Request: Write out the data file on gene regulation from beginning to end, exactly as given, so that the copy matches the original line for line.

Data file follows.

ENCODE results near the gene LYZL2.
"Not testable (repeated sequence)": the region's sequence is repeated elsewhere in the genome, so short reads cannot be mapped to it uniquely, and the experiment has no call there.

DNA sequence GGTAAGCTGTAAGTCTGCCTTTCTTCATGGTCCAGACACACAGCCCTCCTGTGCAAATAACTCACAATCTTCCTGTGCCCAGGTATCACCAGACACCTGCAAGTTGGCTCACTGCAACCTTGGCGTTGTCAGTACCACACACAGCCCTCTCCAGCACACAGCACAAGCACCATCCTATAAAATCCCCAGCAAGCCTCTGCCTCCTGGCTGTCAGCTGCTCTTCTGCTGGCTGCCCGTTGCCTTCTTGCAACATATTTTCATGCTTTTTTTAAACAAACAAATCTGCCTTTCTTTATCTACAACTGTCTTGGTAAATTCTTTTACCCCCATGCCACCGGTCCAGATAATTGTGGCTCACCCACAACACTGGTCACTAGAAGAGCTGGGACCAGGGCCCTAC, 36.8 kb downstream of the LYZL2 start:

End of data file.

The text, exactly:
ENCODE results near the gene LYZL2.
"Not testable (repeated sequence)": the region's sequence is repeated elsewhere in the genome, so short reads cannot be mapped to it uniquely, and the experiment has no call there.

DNA sequence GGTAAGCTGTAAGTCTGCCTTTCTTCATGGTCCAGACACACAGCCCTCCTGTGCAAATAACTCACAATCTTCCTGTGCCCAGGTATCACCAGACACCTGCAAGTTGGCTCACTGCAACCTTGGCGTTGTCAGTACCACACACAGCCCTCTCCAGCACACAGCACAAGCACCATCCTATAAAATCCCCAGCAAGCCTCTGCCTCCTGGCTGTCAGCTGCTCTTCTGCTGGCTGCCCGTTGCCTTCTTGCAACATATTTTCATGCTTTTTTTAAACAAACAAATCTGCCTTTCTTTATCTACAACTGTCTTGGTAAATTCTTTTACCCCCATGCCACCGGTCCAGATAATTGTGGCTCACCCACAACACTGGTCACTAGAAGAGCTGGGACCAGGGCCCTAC, 36.8 kb downstream of the LYZL2 start: